A new EPA report on fracking found that, while the drilling technique has several “potential vulnerabilities” in the process, it has no “widespread, systemic impacts on drinking water.”
But according to one ecologist, the dangers are still “quite serious.”
“What they say is it’s not yet widespread and systematic … the operative word here is ‘not yet,’” ecologist and anti-fracking activist Sandra Steingraber told FBN’s Stuart Varney.
Steingraber said the EPA study found multiple examples of water contaminated by fracking during “routine operations” in well-casing failures, which allowed fracking fluids to travel through unseen cracks and infiltrate into nearby drinking water.
Last December, New York state declared a ban on fracking after a report found “significant uncertainties” about the oil and gas extraction technique.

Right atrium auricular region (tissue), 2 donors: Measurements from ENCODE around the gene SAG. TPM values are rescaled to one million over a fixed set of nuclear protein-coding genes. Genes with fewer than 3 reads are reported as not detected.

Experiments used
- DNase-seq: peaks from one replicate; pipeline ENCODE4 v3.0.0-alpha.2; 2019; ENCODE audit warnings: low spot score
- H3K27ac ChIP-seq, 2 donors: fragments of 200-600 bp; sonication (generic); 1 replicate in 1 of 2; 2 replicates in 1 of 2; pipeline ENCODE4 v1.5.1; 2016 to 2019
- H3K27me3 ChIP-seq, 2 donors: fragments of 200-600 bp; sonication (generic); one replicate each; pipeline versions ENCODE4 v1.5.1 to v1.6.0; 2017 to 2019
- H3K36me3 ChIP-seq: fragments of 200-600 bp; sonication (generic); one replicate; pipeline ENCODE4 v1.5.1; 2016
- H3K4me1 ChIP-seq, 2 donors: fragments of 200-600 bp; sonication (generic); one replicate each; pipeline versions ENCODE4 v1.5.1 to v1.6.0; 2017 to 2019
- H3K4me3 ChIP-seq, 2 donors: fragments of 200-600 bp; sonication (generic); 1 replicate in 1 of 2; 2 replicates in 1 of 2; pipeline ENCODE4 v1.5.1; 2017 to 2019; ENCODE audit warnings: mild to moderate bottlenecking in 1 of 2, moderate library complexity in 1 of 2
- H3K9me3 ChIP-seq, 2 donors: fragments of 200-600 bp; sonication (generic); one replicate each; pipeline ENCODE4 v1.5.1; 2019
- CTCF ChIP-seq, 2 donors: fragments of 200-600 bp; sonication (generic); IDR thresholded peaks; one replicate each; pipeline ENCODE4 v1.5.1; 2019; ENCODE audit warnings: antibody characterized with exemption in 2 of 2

“New York State has made a wise decision in banning fracking … the fact that they already found cases of drinking water contamination means we have to take this very seriously. All drinking water is connected … any contamination is serious. As a biologist and cancer survivor … it is wrong to develop a form of energy that poisons people; we can do better than that in the U.S.,” she said.